I have been following this story from some interest. I appreciate your perspective, and Oliver’s perspective, and strangely enough even the rather biased and problematic perspective put forth by Wilson. All of these have served to highlight my own prejudices, assumptions, and misconceptions that I didn’t even know were there. Not to mention the need for clear definitions in my mind and those of others.

  2. helen boyd Says:

    AND his newly-lost tolerance for women’s gabbing must be because of T! really?! are we really okay with giving a trans guy a pass when he spouts misogynist bullshit?

    looking forward to reading your book, Nick.

  3. Emilio Espinosa Says:

    As a person with gender-identity issues in my own life, I have read a number of articles on the recent Chaz Bono film, including the one you mention her from the Times.

    I must say that I agree with you that Chaz does no great service to the transgender community. He comes across as a shallow caricature. At the same time, however, he doesn’t appear to paint himself as the charge-leading hero of the trans-world, either. If anything, he succeeds most at just being a lame dude – transition accomplished. Thus, I think it’s unfair to berate him for not opening the floodgates for every minor pan-gender variant to have free expression. Chaz’s only desire is to be this dude that he is becoming, and that’s fine. Others of us want all kinds of different things from our transitions, yes, but it is not Chaz’s job to be our guiding light. He himself claims in the Times article that the real impetus for going public was that he realized there was no way for the child of Sonny and Cher to transition without it becoming a matter of public notice. Had he had a choice, he would have done what nearly all of the rest of us have done and transitioned as quietly as possible and then gone into “stealth” mode lest our eventual spouses discover that we both began life in the same color blankies.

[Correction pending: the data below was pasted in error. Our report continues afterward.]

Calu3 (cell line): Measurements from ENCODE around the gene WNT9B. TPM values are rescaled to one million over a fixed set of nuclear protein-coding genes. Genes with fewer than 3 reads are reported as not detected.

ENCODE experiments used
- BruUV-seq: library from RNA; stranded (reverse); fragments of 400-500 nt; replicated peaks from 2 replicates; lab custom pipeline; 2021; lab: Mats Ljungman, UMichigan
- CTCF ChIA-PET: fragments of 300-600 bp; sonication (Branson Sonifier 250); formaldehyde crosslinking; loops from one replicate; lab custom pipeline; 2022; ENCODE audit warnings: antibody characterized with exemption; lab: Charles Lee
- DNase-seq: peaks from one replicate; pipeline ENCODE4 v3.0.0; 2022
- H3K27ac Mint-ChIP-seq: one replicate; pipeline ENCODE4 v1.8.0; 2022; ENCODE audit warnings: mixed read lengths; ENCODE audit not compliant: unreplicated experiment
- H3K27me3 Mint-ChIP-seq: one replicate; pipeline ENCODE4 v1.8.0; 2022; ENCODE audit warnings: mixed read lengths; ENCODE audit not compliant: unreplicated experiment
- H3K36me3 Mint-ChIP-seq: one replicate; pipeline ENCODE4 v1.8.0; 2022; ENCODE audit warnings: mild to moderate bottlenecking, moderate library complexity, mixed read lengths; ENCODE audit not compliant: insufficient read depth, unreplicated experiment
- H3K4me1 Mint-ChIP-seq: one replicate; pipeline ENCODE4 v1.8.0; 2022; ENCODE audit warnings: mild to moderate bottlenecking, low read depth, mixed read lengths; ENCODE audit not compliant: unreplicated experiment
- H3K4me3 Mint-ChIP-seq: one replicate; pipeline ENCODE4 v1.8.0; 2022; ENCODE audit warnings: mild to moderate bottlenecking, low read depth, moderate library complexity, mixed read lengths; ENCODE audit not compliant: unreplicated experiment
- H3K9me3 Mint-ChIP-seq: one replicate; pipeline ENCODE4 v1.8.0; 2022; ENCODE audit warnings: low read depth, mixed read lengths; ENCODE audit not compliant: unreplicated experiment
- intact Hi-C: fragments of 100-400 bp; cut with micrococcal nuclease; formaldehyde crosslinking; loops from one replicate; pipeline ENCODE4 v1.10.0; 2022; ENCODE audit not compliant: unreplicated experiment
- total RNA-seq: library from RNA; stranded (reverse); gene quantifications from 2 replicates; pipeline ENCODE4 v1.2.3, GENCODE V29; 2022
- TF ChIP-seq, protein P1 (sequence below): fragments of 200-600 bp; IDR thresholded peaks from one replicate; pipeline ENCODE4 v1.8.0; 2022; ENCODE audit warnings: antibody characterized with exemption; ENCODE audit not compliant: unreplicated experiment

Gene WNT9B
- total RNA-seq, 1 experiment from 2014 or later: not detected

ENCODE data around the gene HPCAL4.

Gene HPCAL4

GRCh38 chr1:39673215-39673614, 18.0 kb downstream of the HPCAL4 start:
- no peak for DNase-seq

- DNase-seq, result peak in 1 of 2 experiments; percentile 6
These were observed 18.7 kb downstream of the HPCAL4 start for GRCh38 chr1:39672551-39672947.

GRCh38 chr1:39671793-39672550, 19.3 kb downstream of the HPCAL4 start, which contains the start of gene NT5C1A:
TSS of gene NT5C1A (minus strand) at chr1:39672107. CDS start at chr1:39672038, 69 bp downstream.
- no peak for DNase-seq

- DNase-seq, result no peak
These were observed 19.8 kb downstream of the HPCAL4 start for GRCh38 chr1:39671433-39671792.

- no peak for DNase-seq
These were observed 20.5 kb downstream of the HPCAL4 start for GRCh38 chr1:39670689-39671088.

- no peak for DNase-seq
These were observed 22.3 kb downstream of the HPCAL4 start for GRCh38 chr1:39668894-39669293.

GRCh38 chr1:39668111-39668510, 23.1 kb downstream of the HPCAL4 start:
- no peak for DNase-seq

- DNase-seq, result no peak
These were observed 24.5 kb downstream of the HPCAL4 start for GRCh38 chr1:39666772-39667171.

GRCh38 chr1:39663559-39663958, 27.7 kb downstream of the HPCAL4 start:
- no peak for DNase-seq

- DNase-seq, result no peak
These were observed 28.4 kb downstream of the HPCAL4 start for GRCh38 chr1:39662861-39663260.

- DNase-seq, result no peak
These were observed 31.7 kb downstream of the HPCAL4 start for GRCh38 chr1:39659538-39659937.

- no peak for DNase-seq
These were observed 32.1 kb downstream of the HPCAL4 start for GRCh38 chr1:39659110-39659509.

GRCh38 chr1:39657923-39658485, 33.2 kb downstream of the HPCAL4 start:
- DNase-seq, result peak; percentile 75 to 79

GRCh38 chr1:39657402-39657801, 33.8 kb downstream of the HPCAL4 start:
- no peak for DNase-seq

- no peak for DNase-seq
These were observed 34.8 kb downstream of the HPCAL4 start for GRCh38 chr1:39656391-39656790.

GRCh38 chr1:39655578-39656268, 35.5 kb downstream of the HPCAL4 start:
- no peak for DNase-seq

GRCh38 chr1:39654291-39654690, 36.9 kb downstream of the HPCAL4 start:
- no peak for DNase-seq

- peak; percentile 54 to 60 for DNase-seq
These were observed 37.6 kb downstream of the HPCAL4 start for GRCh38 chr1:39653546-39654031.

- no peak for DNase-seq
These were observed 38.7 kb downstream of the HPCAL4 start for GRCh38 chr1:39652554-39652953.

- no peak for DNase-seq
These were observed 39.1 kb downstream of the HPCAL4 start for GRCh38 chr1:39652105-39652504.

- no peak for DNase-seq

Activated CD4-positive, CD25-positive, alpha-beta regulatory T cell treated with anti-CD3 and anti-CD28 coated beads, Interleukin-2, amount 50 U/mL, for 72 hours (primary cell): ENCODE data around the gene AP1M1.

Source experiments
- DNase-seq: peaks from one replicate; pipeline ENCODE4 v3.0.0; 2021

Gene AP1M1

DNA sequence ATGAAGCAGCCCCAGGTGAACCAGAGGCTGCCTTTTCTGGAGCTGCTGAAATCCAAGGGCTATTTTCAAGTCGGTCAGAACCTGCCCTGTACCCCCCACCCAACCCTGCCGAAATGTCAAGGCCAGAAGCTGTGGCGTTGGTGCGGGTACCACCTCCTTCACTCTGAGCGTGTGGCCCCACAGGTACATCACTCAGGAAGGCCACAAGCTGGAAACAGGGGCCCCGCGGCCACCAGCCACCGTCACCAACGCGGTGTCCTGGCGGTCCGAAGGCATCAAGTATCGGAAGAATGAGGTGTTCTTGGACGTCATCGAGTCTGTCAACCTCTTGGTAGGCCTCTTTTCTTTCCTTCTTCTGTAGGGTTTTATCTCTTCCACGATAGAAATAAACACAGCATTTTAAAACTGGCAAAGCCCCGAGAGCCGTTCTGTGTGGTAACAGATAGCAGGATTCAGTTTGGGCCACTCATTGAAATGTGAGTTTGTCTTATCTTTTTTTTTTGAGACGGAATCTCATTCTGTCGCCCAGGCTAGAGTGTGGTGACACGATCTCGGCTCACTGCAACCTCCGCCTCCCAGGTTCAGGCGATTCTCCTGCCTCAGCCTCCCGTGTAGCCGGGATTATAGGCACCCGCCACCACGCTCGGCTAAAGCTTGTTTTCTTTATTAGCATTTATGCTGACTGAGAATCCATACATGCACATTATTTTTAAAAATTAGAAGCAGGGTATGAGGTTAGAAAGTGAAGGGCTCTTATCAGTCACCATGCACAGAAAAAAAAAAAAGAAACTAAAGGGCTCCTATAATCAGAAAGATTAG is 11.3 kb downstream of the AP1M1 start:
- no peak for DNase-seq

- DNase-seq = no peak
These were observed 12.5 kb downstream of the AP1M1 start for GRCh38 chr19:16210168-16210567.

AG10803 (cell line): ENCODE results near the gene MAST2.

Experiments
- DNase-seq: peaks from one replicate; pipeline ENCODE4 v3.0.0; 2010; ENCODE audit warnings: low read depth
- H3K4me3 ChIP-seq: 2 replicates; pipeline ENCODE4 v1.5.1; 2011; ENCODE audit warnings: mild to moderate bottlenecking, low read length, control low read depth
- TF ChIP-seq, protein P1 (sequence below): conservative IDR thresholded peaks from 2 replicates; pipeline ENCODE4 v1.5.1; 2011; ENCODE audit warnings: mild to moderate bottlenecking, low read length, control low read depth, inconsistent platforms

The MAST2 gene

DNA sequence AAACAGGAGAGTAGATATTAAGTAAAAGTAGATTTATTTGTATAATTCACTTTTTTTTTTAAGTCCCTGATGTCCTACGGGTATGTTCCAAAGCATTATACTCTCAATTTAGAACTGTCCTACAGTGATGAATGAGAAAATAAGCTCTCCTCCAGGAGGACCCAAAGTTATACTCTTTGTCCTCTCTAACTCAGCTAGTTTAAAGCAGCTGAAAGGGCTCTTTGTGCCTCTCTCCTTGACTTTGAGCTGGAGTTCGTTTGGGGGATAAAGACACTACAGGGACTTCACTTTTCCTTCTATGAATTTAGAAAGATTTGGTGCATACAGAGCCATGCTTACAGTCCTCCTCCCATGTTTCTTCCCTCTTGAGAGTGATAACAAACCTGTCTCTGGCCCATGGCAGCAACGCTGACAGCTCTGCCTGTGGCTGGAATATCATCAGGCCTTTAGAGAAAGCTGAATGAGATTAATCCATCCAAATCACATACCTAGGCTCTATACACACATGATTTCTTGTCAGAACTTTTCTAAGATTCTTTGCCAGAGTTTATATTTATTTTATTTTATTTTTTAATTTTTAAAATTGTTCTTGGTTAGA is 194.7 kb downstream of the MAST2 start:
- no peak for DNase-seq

I agree with you that we need some kind of a “hero.” I can sympathize with your hope that Chaz Bono could be that “hero” as well as with your disappointment that he’s not. I think, however, that you are being just as closed-minded as the world is when you dismiss the validity of Chaz’s contributions through his story just because his “version” of transgender isn’t the “right” kind for your needs.

    I like how you make the argument that we don’t all “need to keep proving how awful our lives are in order for people to accept us.” However, by that same token, not everyone has to be a mix of “gender presentations, expressions, embodiments, roles, and identities”. Some of us actually do “fall completely to one pole as Bono does with essentialism” and we deserve the right to do so, even as public figures, “because we thought our lives were so beautiful that we wanted to experience them in a vehicle that allowed us our deepest comfort and truest self-expression.”